How to Pack Flake Tobacco

Today we're talking about flake tobacco and specifically how to pack it properly into a pipe. We've discussed packing ribbon tobacco, but flake tobacco adds one extra step to that process. Now some — especially beginners — might wonder why exactly we should smoke flake tobacco or why we would even want to when we can simply rely on ribbons and avoid any extra steps in the packing process. The simple answer is: flavor.

Why Flake Tobaccos: Flavor

Flake tobaccos manifest their own flavor profiles, even when composed of the same tobaccos and with the same component ratios as ribbon-cut blends. That's simply due to the process, which involves pressing the tobacco under high pressure for a long period until it sticks together in a large block that's then sliced into flakes. That pressure changes the characteristics of the tobacco, changes the flavor profile slightly, and provides an environment that enhances aging. Most pipe smokers find that their flake-cut blends, or their plugs or other cuts that have been placed under pressure, age significantly better than ribbon-cut tobaccos.

How to Prepare Flake Tobacco for Smoking

1. Rub out the Flakes

How to Prepare Flake Tobacco for Smoking, rub out the flakes

So today we're talking about how to pack flake-cut tobacco. As mentioned, it basically involves just one additional step from packing ribbon-cut tobacco, and this method is called the rub-out method. There's also the fold-and-stuff method, which we won't be covering today, but the rub-out method is when we simply rub out the flake and then pack it as we would a ribbon cut.

I'll demonstrate. I have a pretty small pipe here, and plenty of flakes, so I'm going to portion off about two-thirds of one of these flakes. The next step is to crumble it up in your hand and rub it out until it's loose and looks like a standard ribbon cut.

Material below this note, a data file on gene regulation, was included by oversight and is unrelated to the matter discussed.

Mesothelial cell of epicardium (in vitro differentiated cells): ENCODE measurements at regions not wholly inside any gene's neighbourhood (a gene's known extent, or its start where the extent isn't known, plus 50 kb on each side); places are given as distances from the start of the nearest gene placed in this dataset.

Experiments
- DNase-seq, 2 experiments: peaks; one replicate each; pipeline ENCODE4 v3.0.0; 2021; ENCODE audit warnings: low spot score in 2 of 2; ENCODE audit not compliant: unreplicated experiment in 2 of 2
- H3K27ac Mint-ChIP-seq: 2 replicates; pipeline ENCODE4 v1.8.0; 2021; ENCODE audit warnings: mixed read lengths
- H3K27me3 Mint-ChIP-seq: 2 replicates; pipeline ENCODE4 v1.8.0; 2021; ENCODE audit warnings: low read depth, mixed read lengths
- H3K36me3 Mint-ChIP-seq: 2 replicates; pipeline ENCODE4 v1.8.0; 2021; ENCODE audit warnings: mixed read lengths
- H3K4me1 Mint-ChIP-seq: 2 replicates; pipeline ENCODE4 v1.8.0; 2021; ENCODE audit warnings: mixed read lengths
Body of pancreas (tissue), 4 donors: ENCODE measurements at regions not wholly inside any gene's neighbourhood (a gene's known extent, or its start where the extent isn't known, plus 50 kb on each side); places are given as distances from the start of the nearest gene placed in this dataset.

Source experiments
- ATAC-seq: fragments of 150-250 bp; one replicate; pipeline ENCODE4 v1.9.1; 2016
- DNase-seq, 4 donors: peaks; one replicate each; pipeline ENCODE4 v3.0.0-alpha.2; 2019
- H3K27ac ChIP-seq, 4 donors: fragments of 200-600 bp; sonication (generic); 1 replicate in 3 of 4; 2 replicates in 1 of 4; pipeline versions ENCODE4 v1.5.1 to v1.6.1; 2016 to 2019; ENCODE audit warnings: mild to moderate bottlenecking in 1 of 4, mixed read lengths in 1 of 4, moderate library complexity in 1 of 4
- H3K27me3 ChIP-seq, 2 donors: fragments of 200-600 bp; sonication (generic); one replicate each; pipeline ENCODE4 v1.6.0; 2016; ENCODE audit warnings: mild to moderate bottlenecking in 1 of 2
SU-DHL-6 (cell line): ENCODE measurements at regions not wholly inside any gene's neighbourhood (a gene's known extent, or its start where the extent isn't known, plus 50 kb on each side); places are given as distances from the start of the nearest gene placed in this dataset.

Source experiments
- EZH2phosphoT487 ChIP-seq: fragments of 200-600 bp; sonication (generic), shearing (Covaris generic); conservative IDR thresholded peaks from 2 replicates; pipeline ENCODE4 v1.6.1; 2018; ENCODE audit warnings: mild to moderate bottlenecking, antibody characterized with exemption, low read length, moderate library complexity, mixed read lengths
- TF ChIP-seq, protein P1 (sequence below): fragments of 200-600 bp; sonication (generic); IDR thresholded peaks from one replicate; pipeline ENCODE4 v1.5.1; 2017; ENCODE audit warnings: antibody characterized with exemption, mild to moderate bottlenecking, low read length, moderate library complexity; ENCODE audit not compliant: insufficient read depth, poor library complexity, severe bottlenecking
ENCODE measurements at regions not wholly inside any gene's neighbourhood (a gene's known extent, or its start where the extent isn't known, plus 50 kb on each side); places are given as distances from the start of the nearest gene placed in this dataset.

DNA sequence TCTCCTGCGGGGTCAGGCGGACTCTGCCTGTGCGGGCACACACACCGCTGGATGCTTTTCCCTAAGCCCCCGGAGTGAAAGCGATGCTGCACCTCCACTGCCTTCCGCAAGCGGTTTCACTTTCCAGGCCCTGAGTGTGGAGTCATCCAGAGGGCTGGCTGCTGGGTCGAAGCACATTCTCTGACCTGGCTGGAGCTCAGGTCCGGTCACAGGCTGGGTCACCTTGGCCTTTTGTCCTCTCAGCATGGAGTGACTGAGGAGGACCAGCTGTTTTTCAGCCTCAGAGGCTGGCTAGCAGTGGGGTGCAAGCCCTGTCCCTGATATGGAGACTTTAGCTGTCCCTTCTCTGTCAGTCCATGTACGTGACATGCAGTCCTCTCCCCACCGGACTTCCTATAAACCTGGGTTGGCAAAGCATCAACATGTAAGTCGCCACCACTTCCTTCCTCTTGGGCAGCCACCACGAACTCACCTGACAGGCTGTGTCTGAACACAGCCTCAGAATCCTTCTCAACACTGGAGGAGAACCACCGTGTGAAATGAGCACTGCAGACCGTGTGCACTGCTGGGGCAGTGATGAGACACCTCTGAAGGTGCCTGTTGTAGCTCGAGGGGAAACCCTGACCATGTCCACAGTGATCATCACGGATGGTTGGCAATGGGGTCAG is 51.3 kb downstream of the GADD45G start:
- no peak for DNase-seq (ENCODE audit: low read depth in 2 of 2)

The way I rub out a flake is pretty straightforward. I simply crush it in my hands, sometimes going in circles to loosen it up, and then place it on the table, pinching it a little bit more to break it up. At this point, you're going to have to judge if this is enough tobacco for you, and you might have to rub out a little bit more. You may not use all of this but you can put it back in the jar or tin or whatever.

2. Check Moisture Level

You also want to judge the moisture level of the tobacco after you've rubbed it out. This feels very good to me, so I'm ready to pack and light it, but if you find it to be a little on the moist side, you may want to set it aside for a couple of minutes to dry. It's also generally beneficial to aerate the tobacco and let it breathe for a little, but I'm going to pack this right now.

3. Employ Gravity Feeding

How to Prepare Flake Tobacco for Smoking, rub out the flakes

I'll use the same method here as I did in the "How To Pack Ribbon-Cut Tobacco" video. The "gravity method," as it's called, is simply sprinkling the tobacco into the bowl and applying a little bit of pressure just to even out the tobacco. Once I feel resistance though, I stop. One thing we always want to do is check the airway. We want to avoid excessive resistance, and in this case, we're good.